Synthesis and characterisation of titanium sol-gels in varied gravity environments
Hales, Matthew Cameron (2012) Synthesis and characterisation of titanium sol-gels in varied gravity environments. PhD thesis, Queensland University of Technology.
Sol-gel synthesis in varied gravity is only a relatively new topic in the literature and further investigation is required to explore its full potential as a method to synthesise novel materials. Although trialled for systems such as silica, the specific application of varied gravity synthesis to other sol-gel systems such as titanium has not previously been undertaken. Current literature methods for the synthesis of sol-gel material in reduced gravity could not be applied to titanium sol-gel processing, thus a new strategy had to be developed in this study.
To successfully conduct experiments in varied gravity a refined titanium sol-gel chemical precursor had to be developed which allowed the single solution precursor to remain un-reactive at temperatures up to 50oC and only begin to react when exposed to a pressure decrease from a vacuum. Due to the new nature of this precursor, a thorough characterisation of the reaction precursors was subsequently undertaken with the use of techniques such as Nuclear Magnetic Resonance, Infra-red and UV-Vis spectroscopy in order to achieve sufficient understanding of precursor chemistry and kinetic stability. This understanding was then used to propose gelation reaction mechanisms under varied gravity conditions. Two unique reactor systems were designed and built with the specific purpose to allow the effects of varied gravity (high, normal, reduced) during synthesis of titanium sol-gels to be studied. The first system was a centrifuge capable of providing high gravity environments of up to 70 g’s for extended periods, whilst applying a 100 mbar vacuum and a temperature of 40-50oC to the reaction chambers. The second system to be used in the QUT Microgravity Drop Tower Facility was also required to provide the same thermal and vacuum conditions used in the centrifuge, but had to operate autonomously during free fall.
Through the use of post synthesis characterisation techniques such as Raman Spectroscopy, X-Ray diffraction (XRD) and N2 adsorption, it was found that increased gravity levels during synthesis, had the greatest effect on the final products. Samples produced in reduced and normal gravity appeared to form amorphous gels containing very small particles with moderate surface areas. Whereas crystalline anatase (TiO2), was found to form in samples synthesised above 5 g with significant increases in crystallinity, particle size and surface area observed when samples were produced at gravity levels up to 70 g. It is proposed that for samples produced in higher gravity, an increased concentration gradient of water is forms at the bottom of the reacting film due to forced convection. The particles formed in higher gravity diffuse downward towards this excess of water, which favours the condensation reaction of remaining sol gel precursors with the particles promoting increased particle growth. Due to the removal of downward convection in reduced gravity, particle growth due to condensation reaction processes are physically hindered hydrolysis reactions favoured instead. Another significant finding from this work was that anatase could be produced at relatively low temperatures of 40-50oC instead of the conventional method of calcination above 450oC solely through sol-gel synthesis at higher gravity levels.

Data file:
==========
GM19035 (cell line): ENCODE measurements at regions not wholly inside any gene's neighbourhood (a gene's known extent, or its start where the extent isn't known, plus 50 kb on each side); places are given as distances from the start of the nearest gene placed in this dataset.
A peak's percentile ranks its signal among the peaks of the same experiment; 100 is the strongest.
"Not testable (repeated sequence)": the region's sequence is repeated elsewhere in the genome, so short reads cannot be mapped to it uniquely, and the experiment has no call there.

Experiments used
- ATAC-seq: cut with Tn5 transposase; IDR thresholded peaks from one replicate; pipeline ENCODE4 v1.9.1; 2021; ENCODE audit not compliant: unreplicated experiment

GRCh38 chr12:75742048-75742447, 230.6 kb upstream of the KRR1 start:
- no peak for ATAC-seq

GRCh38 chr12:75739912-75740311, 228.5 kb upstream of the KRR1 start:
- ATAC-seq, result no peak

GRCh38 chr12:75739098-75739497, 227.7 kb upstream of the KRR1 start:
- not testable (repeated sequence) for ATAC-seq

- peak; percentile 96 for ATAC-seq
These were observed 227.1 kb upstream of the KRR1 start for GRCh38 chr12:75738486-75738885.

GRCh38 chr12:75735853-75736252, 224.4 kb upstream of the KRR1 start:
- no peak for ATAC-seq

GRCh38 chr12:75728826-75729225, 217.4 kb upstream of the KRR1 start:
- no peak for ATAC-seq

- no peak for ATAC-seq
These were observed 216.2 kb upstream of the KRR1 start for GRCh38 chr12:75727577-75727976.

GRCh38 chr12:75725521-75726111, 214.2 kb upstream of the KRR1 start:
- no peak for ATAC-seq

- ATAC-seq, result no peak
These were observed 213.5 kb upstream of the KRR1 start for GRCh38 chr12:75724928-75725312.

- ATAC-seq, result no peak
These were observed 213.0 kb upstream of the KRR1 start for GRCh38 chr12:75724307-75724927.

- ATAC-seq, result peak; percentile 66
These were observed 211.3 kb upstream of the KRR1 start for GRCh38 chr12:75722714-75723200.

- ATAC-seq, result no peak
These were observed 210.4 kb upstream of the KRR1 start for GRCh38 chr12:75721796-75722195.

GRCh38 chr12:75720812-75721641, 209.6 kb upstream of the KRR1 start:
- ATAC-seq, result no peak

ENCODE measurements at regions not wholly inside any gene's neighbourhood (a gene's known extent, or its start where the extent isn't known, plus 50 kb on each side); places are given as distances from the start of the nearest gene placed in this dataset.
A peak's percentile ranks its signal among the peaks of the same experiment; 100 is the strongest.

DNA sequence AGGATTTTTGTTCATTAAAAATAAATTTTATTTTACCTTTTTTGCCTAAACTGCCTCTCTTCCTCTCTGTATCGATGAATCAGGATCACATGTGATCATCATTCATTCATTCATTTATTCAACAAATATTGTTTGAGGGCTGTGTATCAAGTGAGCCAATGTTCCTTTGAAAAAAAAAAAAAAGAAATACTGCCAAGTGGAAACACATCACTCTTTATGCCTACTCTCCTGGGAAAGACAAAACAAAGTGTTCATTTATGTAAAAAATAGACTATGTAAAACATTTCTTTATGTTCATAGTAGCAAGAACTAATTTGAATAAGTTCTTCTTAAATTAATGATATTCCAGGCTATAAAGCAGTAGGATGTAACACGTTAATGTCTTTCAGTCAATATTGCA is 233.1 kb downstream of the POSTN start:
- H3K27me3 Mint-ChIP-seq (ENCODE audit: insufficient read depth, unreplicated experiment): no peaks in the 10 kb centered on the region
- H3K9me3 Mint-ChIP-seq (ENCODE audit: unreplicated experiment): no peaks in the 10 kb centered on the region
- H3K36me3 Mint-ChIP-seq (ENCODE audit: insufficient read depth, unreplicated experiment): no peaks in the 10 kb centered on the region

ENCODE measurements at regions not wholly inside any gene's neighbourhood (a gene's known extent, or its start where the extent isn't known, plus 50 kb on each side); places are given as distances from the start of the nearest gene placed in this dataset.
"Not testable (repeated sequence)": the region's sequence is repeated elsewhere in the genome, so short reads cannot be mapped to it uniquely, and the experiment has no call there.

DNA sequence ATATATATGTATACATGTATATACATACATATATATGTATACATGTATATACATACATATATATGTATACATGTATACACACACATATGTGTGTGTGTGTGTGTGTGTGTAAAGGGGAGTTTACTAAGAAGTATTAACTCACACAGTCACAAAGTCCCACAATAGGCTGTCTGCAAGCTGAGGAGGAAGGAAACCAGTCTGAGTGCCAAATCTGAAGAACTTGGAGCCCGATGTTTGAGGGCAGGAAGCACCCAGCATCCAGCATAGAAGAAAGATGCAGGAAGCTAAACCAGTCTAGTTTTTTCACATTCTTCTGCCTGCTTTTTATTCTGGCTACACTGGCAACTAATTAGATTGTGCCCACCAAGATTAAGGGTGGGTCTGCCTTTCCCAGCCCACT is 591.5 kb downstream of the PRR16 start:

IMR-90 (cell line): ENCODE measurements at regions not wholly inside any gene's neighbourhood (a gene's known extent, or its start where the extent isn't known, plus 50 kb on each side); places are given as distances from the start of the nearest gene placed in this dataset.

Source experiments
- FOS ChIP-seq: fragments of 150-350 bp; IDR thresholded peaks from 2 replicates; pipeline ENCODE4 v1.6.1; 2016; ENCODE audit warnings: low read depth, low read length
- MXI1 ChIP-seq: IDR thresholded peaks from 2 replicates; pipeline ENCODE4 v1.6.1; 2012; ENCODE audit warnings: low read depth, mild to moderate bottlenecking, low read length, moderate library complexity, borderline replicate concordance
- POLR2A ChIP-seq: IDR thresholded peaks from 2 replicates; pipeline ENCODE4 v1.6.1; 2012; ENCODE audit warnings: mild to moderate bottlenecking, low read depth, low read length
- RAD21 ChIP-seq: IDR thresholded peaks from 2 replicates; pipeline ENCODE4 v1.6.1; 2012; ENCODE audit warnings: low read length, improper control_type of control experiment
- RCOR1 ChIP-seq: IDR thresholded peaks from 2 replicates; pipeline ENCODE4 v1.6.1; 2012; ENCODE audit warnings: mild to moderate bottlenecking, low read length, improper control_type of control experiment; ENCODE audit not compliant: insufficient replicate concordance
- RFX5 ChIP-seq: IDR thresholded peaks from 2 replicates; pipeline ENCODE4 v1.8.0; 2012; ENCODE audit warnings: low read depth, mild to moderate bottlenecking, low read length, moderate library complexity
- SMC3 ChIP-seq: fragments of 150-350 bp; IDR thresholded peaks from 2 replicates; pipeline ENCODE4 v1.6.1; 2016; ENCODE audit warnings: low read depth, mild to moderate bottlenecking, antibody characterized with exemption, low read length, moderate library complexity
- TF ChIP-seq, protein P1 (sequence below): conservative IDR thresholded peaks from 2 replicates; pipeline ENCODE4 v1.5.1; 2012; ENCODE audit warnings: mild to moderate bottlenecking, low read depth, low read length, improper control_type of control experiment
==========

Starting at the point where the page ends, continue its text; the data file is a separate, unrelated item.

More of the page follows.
It is hoped that the outcomes of this research will lead to an increased understanding of the effects of gravity on chemical synthesis of titanium sol-gel, potentially leading to the development of improved products suitable for diverse applications such as semiconductor or catalyst materials as well as significantly reducing production and energy costs through manufacturing these materials at significantly lower temperatures.
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|Item Type:||QUT Thesis (PhD)|
|Supervisor:||Steinberg, Theodore & Martens, Wayde|
|Keywords:||sol-gel chemistry, varied gravity, reduced gravity, microgravity, high gravity, centrifuge, drop tower, parabolic flights, engineering, vacuum, test system, titanium, TiO2, anatase, methanol, acetylacetone, precursor, nano, particle, crystalline, BET, XRD, Raman, infrared, spectroscopy, NMR, nitrogen adsorption, isotherm, kinetics, colloidal, particulate|
|Divisions:||Current > QUT Faculties and Divisions > Science & Engineering Faculty|
|Institution:||Queensland University of Technology|
|Deposited On:||31 Jul 2013 02:00|
|Last Modified:||07 Sep 2015 05:27|
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